Code Fellows is making changes to help people learn software development more efficiently.
Founded in 2013, the Seattle-based trade school has already helped nearly 500 students graduate from its 8-week coding bootcamp program, 97 percent of whom have gone on to earn an average salary of $71,000 per year.
But like any young organization, Code Fellows has learned a few lessons along the way — and now the company is adjusting its curriculum to provide more specific “outcomes” for students.
For the past two years, Code Fellows has only accepted 20 percent of applicants who wanted to enroll in the bootcamp. While this helped improve the quality of graduates, it meant that the trade school had to turn away 80 percent of people that were serious about making a career change into the world of technology.
That’s why Code Fellows just introduced a series of shorter courses designed to expose people to the basics of software development. It starts with “Code 101,” a new one-day $99 weekend program that helps people learn more about a potential career in tech.
“Attendees will learn basics of coding and careers in the tech market,” said Code Fellows CEO Dave Parker, a Seattle startup veteran who took over in June. “They will get the pre-requisites to the next class. We’ll be offering this course every month and taking it on the road to places like Joint Base Lewis McChord.”
“Students will still have the same amount of work and get to the same result,” Parker said. “However, with this option, the students don’t have to quit their day jobs.”
Parker called the restructuring “the first major shift in our evolution.”
“A lot of our programming was originally structured from a general perspective and didn’t connect students to the specific career outcomes that they wanted,” he said. “That’s why we made the changes.”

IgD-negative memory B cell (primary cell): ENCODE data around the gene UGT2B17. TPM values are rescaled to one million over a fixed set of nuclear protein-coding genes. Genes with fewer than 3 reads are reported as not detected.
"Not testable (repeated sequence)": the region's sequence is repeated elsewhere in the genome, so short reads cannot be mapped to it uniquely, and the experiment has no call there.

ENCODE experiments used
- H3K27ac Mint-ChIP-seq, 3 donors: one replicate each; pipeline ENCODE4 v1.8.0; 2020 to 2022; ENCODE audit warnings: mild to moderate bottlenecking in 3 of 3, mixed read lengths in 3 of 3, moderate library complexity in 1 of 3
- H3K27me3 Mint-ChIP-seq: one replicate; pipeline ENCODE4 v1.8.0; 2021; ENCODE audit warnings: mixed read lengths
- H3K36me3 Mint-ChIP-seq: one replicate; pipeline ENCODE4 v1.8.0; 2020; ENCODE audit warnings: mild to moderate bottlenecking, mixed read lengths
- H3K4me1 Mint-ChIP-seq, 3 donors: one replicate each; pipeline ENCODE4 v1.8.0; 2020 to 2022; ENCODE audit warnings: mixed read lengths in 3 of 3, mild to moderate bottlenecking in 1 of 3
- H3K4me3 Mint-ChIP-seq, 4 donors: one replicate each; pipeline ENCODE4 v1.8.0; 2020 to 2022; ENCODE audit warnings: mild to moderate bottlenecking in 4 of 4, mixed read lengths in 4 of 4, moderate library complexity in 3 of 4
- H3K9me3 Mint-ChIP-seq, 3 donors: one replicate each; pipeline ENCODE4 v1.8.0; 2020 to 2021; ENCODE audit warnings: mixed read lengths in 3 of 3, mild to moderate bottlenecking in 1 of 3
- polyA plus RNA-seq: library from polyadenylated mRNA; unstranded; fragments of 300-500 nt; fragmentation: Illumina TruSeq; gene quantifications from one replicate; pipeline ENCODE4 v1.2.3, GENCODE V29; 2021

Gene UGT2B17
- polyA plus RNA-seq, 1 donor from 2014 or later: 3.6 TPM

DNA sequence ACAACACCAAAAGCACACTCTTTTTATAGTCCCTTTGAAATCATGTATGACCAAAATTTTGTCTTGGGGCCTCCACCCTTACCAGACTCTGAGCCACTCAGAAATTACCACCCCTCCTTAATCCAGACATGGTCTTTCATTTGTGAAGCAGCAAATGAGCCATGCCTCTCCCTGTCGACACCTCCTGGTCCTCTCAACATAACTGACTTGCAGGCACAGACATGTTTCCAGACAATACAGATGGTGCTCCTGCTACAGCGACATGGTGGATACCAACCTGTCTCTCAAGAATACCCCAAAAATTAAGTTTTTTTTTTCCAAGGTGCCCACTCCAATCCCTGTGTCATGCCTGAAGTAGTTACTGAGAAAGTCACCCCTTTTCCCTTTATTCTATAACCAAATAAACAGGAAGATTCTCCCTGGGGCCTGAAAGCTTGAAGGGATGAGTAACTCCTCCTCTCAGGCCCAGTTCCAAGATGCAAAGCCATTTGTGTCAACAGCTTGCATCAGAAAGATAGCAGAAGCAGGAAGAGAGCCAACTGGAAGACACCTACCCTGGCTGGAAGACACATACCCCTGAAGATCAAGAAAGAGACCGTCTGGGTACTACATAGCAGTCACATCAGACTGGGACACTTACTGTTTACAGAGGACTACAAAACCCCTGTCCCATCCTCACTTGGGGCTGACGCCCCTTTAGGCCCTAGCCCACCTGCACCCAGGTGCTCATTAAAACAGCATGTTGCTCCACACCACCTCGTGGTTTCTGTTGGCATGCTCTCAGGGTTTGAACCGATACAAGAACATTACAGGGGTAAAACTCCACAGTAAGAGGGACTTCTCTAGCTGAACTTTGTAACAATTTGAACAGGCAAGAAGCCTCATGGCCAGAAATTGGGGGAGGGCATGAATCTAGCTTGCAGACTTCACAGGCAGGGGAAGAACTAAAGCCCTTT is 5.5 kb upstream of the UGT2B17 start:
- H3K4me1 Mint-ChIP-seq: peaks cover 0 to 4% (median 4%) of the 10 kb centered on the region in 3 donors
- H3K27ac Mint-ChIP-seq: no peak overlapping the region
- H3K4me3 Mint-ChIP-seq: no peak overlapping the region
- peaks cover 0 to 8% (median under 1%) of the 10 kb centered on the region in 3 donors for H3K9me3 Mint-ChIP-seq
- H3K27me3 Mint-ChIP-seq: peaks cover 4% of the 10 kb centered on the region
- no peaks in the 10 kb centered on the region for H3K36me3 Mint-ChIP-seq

Parker, most recently the vice president of UP Global, added that other code school programs around the country deliver good results, but also have had curriculums focused on the technology instead of student outcomes.
“We want our students to understand the outcome and know how to get started in the process,” said Parker, who replaced former Amazon.com employee Kristin Smith. “I think you’ll see that mature over the next couple of years as the market consolidates a bit.”
Code Fellows was created two years ago by Founder’s Co-op General Partner and Seattle startup veteran Andy Sack, along with co-founders Brad Bouse and Will Little. There are several other similar trade schools, like General Assembly and Coding Dojo, that focus specifically on computer programming education and are helping to fill the gap for in-demand developers.
Course Report, a coding bootcamp reviews site, noted in June that the number of graduates from these trade schools in the U.S. and Canada will reach 16,056 in 2015, up more than 138 percent from last year. The number of schools also increased from 43 last year to 67 in 2015.
“Coding bootcamps don’t mean the end of computer science degrees by any means,” Course Report co-founder Liz Eggleston told GeekWire in June. “But it is interesting that at this rate, bootcamps may be graduating the same number of computer science grads, which will start to change the face of the developer job pool.”
Earlier this year, Code Fellows announced that it will give away $250,000 in scholarships to women, minorities and veterans. The organization also now has locations in Chicago and Portland.